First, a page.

Quotes About Memoirs

Quotes tagged as "memoirs" (showing 1-30 of 129)
Arthur Golden
“If you aren't the woman I think you are, then this isn't the world I thought it was.”
Arthur Golden, Memoirs of a Geisha

Carol Tavris
“History is written by the victors, but it's victims who write the memoirs.”
Carol Tavris, Mistakes Were Made (But Not by Me): Why We Justify Foolish Beliefs, Bad Decisions, and Hurtful Acts

Arthur Golden
“It was what we Japanese called the onion life, peeling away a layer at a time and crying all the while.”
Arthur Golden, Memoirs of a Geisha

Arthur Golden
“Perhaps it seems odd that a casual meeting on the street could have brought about such change. But sometimes life is like that isn't it”
Arthur Golden, Memoirs of a Geisha

Alexander Vassilieff
“I am not afraid of tomorrow, for I have seen yesterday and I love today.”
Alexander Vassilieff, Odysseya: An Epic Journey from Russia to Australia

Christopher Hitchens
“I am often described to my irritation as a 'contrarian' and even had the title inflicted on me by the publisher of one of my early books. (At least on that occasion I lived up to the title by ridiculing the word in my introduction to the book's first chapter.) It is actually a pity that our culture doesn't have a good vernacular word for an oppositionist or even for someone who tries to do his own thinking: the word 'dissident' can't be self-conferred because it is really a title of honor that has to be won or earned, while terms like 'gadfly' or 'maverick' are somehow trivial and condescending as well as over-full of self-regard. And I've lost count of the number of memoirs by old comrades or ex-comrades that have titles like 'Against the Stream,' 'Against the Current,' 'Minority of One,' 'Breaking Ranks' and so forth—all of them lending point to Harold Rosenberg's withering remark about 'the herd of independent minds.' Even when I was quite young I disliked being called a 'rebel': it seemed to make the patronizing suggestion that 'questioning authority' was part of a 'phase' through which I would naturally go. On the contrary, I was a relatively well-behaved and well-mannered boy, and chose my battles with some deliberation rather than just thinking with my hormones.”
Christopher Hitchens, Hitch-22: A Memoir

Anthony Bourdain
“For a moment, or a second, the pinched expressions of the cynical, world-weary, throat-cutting, miserable bastards we've all had to become disappears, when we're confronted with something as simple as a plate of food.”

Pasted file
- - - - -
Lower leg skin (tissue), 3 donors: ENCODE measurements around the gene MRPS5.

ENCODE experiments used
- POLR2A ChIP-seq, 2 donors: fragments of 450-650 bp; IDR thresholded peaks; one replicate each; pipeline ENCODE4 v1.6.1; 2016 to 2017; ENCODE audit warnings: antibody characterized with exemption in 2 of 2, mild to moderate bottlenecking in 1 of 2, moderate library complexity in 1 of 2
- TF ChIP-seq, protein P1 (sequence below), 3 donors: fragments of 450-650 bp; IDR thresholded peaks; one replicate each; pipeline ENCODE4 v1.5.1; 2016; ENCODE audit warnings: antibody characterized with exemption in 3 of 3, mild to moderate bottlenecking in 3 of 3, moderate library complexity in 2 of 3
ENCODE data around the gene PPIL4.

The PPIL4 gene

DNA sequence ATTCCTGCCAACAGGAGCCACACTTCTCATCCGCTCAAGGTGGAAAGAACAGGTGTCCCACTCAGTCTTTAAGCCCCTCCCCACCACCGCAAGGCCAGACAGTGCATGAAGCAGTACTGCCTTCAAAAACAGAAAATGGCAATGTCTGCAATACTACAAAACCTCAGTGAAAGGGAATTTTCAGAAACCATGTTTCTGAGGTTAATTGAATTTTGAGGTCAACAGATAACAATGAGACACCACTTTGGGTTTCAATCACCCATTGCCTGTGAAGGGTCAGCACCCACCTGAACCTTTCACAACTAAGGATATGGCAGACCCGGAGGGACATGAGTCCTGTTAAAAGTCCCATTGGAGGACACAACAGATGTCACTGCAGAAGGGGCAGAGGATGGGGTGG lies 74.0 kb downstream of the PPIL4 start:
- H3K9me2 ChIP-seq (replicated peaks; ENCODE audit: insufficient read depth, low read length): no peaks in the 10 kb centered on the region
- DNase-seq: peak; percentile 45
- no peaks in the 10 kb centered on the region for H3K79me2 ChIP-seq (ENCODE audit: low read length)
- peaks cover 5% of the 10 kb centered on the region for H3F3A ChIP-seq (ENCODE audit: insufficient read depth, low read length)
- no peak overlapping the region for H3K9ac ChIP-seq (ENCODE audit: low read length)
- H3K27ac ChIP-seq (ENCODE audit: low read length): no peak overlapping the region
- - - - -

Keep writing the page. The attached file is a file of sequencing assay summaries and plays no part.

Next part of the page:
Anthony Bourdain, Kitchen Confidential: Adventures in the Culinary Underbelly

“Sister, why do you do that?"
"Do what?"
"Cage the animals at night?"
"Well..." She looked up and out through the barred window before answering me."We don't want to, Jennings, but we have to. You see, the animals that are given to us we have to take care of. If we didn't cage them up in one place, we might lose them, they might get hurt or damaged. It's not the best thing, but it's the only way we have to take care of them."

"But if somebody loved one them," I asked, "wouldn't it be a good idea to let them have one? To keep, I mean?"

"Yes, it would be. But not everyone would love them and take care of them as you would. I wish I could give them all away tomorrow." She looked at me. There were tears in her eyes. "But I can't. My heart would break if I saw just one of those animals lying by the wayside uncared for, unloved. No, Jennings. It's better if we keep them together.”
Jennings Michael Burch, They Cage the Animals at Night

Jim Corbett
“I had spent many nights in the jungle looking for game, but this was the first time I had ever spent a night looking for a man-eater. The length of road immediately in front of me was brilliantly lit by the moon, but to right and left the overhanging trees cast dark shadows, and when the night wind agitated the branches and the shadows moved, I saw a dozen tigers advancing on me, and bitterly regretted the impulse that had induced me to place myself at the man-eater's mercy. I lacked the courage to return to the village and admit I was too frightened to carry out my self-imposed task, and with teeth chattering, as much from fear as from cold, I sat out the long night. As the grey dawn was lighting up the snowy range which I
was facing, I rested my head on my drawn-up knees, and it was in this position my men an hour later found me fast asleep; of the tiger I had neither heard nor seen anything.”
Jim Corbett, champawat man-eater

Rebekah Armusik
“I am not a fool. This is why Olga was so distraught - because I teetered the line, and most times my left foot was a paperweight clinging to hell.”
Rebekah Armusik, Mariposa

“As long as I'm between home and the clinic I do all right. But out in the real world, I feel like prey. I slink around and can feel people looking at me. I feel their eyes boring into me. I feel what they're thinking: Watch her, she could go off anytime. But within the walls of my farmhouse, I climb out of the protective shell, my arms slowly rise like a phoenix, and I dance, wail, fly around the room and then collapse, crying, in front of my mirrors. I start to see in the mirror what it is I really look like, instead of what I was trained from the womb to see. I do not write about it. I do not talk about it. I do not know what I am doing. But just like a baby bird, I am blinking once-sealed eyes and unfolding damp wings. I cannot articulate the past. A part of me knows it's there, lurking, just behind what I can acknowledge, but it is not within sight. And I am keeping it that way. ”